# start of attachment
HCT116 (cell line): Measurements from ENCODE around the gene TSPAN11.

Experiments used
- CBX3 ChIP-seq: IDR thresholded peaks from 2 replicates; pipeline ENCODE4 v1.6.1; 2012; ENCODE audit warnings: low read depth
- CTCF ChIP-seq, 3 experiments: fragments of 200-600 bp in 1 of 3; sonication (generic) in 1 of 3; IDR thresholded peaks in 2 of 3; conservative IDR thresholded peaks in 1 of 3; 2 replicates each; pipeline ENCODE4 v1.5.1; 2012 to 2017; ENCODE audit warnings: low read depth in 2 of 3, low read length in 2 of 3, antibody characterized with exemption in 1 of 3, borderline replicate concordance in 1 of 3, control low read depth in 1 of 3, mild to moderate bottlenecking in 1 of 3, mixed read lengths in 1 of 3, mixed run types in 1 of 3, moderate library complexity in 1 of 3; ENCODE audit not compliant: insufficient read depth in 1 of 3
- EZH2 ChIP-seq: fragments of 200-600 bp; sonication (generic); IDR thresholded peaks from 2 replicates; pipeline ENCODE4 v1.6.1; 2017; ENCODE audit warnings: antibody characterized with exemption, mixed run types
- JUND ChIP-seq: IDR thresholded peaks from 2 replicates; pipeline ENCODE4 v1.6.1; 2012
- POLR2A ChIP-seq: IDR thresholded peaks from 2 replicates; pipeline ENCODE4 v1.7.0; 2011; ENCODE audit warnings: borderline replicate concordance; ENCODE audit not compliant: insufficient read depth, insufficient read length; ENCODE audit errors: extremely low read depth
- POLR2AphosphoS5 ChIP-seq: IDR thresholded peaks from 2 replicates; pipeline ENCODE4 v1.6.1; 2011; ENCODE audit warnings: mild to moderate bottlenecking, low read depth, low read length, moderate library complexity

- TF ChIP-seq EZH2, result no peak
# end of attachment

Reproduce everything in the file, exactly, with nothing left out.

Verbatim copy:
HCT116 (cell line): Measurements from ENCODE around the gene TSPAN11.

Experiments used
- CBX3 ChIP-seq: IDR thresholded peaks from 2 replicates; pipeline ENCODE4 v1.6.1; 2012; ENCODE audit warnings: low read depth
- CTCF ChIP-seq, 3 experiments: fragments of 200-600 bp in 1 of 3; sonication (generic) in 1 of 3; IDR thresholded peaks in 2 of 3; conservative IDR thresholded peaks in 1 of 3; 2 replicates each; pipeline ENCODE4 v1.5.1; 2012 to 2017; ENCODE audit warnings: low read depth in 2 of 3, low read length in 2 of 3, antibody characterized with exemption in 1 of 3, borderline replicate concordance in 1 of 3, control low read depth in 1 of 3, mild to moderate bottlenecking in 1 of 3, mixed read lengths in 1 of 3, mixed run types in 1 of 3, moderate library complexity in 1 of 3; ENCODE audit not compliant: insufficient read depth in 1 of 3
- EZH2 ChIP-seq: fragments of 200-600 bp; sonication (generic); IDR thresholded peaks from 2 replicates; pipeline ENCODE4 v1.6.1; 2017; ENCODE audit warnings: antibody characterized with exemption, mixed run types
- JUND ChIP-seq: IDR thresholded peaks from 2 replicates; pipeline ENCODE4 v1.6.1; 2012
- POLR2A ChIP-seq: IDR thresholded peaks from 2 replicates; pipeline ENCODE4 v1.7.0; 2011; ENCODE audit warnings: borderline replicate concordance; ENCODE audit not compliant: insufficient read depth, insufficient read length; ENCODE audit errors: extremely low read depth
- POLR2AphosphoS5 ChIP-seq: IDR thresholded peaks from 2 replicates; pipeline ENCODE4 v1.6.1; 2011; ENCODE audit warnings: mild to moderate bottlenecking, low read depth, low read length, moderate library complexity

- TF ChIP-seq EZH2, result no peak